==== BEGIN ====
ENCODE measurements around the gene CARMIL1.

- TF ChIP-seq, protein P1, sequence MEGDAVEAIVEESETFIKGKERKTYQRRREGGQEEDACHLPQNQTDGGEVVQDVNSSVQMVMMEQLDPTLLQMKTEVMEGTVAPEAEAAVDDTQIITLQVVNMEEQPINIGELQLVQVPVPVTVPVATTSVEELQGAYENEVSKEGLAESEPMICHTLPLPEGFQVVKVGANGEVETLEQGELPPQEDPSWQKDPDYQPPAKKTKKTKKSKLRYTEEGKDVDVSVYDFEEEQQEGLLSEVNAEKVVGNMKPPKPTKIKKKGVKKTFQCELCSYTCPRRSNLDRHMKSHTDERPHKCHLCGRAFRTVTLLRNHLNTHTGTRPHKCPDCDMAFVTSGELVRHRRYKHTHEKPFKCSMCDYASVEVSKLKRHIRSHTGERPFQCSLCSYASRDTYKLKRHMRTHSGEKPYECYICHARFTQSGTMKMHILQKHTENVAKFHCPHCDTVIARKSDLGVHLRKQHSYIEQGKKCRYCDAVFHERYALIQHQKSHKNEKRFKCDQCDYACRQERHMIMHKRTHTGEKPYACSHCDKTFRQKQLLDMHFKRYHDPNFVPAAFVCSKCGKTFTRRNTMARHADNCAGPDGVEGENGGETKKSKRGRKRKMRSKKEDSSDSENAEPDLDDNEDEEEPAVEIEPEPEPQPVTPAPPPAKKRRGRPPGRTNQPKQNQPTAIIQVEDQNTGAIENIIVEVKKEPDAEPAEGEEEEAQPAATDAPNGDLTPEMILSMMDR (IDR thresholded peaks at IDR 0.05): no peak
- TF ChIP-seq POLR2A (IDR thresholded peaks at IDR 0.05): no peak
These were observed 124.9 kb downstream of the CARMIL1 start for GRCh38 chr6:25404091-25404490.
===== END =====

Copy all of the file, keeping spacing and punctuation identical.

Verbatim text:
ENCODE measurements around the gene CARMIL1.

- TF ChIP-seq, protein P1, sequence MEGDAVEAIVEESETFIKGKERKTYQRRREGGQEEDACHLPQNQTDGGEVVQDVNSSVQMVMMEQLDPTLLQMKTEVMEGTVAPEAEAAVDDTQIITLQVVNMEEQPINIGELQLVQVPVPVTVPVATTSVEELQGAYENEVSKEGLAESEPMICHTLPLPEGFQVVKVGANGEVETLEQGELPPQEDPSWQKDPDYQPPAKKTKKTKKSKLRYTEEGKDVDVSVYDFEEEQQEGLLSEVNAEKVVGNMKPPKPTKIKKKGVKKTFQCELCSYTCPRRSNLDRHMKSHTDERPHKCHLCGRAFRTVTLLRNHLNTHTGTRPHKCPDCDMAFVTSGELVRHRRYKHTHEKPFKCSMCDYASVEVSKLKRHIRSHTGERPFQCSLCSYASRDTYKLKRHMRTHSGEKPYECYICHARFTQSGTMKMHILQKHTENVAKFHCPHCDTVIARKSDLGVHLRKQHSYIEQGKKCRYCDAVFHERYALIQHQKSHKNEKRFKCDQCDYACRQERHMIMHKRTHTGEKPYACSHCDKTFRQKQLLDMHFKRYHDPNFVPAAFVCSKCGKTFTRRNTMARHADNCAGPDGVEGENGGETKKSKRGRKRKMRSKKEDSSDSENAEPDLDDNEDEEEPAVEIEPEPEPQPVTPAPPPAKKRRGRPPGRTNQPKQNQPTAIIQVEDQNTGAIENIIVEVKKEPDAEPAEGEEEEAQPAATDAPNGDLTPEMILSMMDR (IDR thresholded peaks at IDR 0.05): no peak
- TF ChIP-seq POLR2A (IDR thresholded peaks at IDR 0.05): no peak
These were observed 124.9 kb downstream of the CARMIL1 start for GRCh38 chr6:25404091-25404490.